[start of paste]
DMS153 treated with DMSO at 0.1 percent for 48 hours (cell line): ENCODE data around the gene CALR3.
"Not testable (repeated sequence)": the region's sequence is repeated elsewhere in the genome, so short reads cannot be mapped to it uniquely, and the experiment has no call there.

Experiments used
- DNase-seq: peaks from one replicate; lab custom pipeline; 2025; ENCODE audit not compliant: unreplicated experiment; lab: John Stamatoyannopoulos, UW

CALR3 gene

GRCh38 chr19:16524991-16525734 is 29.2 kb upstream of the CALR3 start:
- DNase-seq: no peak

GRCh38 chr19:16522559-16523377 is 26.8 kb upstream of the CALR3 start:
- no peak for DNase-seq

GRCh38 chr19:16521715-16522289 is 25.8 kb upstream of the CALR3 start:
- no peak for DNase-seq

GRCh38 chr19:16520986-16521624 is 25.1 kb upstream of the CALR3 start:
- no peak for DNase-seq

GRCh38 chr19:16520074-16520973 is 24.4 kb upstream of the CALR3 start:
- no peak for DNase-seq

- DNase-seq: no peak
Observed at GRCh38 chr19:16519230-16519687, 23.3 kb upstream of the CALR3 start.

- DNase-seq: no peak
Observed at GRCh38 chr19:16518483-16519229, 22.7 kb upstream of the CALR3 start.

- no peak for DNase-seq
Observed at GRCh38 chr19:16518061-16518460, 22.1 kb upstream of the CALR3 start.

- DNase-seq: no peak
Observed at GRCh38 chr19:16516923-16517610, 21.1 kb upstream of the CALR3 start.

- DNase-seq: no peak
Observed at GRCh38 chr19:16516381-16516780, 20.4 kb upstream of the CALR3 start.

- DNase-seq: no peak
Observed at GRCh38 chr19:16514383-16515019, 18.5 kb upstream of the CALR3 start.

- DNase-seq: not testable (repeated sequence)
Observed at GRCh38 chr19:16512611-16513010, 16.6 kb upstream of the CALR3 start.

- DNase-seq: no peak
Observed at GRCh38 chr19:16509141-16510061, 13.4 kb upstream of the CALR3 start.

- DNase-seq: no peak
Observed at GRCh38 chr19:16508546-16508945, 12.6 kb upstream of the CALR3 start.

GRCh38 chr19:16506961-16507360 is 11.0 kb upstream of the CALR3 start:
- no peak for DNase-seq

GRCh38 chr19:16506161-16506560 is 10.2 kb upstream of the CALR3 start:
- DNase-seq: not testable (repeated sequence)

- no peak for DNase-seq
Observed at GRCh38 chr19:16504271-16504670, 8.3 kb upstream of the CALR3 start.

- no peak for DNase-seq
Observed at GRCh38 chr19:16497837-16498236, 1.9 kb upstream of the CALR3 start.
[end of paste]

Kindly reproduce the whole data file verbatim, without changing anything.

DMS153 treated with DMSO at 0.1 percent for 48 hours (cell line): ENCODE data around the gene CALR3.
"Not testable (repeated sequence)": the region's sequence is repeated elsewhere in the genome, so short reads cannot be mapped to it uniquely, and the experiment has no call there.

Experiments used
- DNase-seq: peaks from one replicate; lab custom pipeline; 2025; ENCODE audit not compliant: unreplicated experiment; lab: John Stamatoyannopoulos, UW

CALR3 gene

GRCh38 chr19:16524991-16525734 is 29.2 kb upstream of the CALR3 start:
- DNase-seq: no peak

GRCh38 chr19:16522559-16523377 is 26.8 kb upstream of the CALR3 start:
- no peak for DNase-seq

GRCh38 chr19:16521715-16522289 is 25.8 kb upstream of the CALR3 start:
- no peak for DNase-seq

GRCh38 chr19:16520986-16521624 is 25.1 kb upstream of the CALR3 start:
- no peak for DNase-seq

GRCh38 chr19:16520074-16520973 is 24.4 kb upstream of the CALR3 start:
- no peak for DNase-seq

- DNase-seq: no peak
Observed at GRCh38 chr19:16519230-16519687, 23.3 kb upstream of the CALR3 start.

- DNase-seq: no peak
Observed at GRCh38 chr19:16518483-16519229, 22.7 kb upstream of the CALR3 start.

- no peak for DNase-seq
Observed at GRCh38 chr19:16518061-16518460, 22.1 kb upstream of the CALR3 start.

- DNase-seq: no peak
Observed at GRCh38 chr19:16516923-16517610, 21.1 kb upstream of the CALR3 start.

- DNase-seq: no peak
Observed at GRCh38 chr19:16516381-16516780, 20.4 kb upstream of the CALR3 start.

- DNase-seq: no peak
Observed at GRCh38 chr19:16514383-16515019, 18.5 kb upstream of the CALR3 start.

- DNase-seq: not testable (repeated sequence)
Observed at GRCh38 chr19:16512611-16513010, 16.6 kb upstream of the CALR3 start.

- DNase-seq: no peak
Observed at GRCh38 chr19:16509141-16510061, 13.4 kb upstream of the CALR3 start.

- DNase-seq: no peak
Observed at GRCh38 chr19:16508546-16508945, 12.6 kb upstream of the CALR3 start.

GRCh38 chr19:16506961-16507360 is 11.0 kb upstream of the CALR3 start:
- no peak for DNase-seq

GRCh38 chr19:16506161-16506560 is 10.2 kb upstream of the CALR3 start:
- DNase-seq: not testable (repeated sequence)

- no peak for DNase-seq
Observed at GRCh38 chr19:16504271-16504670, 8.3 kb upstream of the CALR3 start.

- no peak for DNase-seq
Observed at GRCh38 chr19:16497837-16498236, 1.9 kb upstream of the CALR3 start.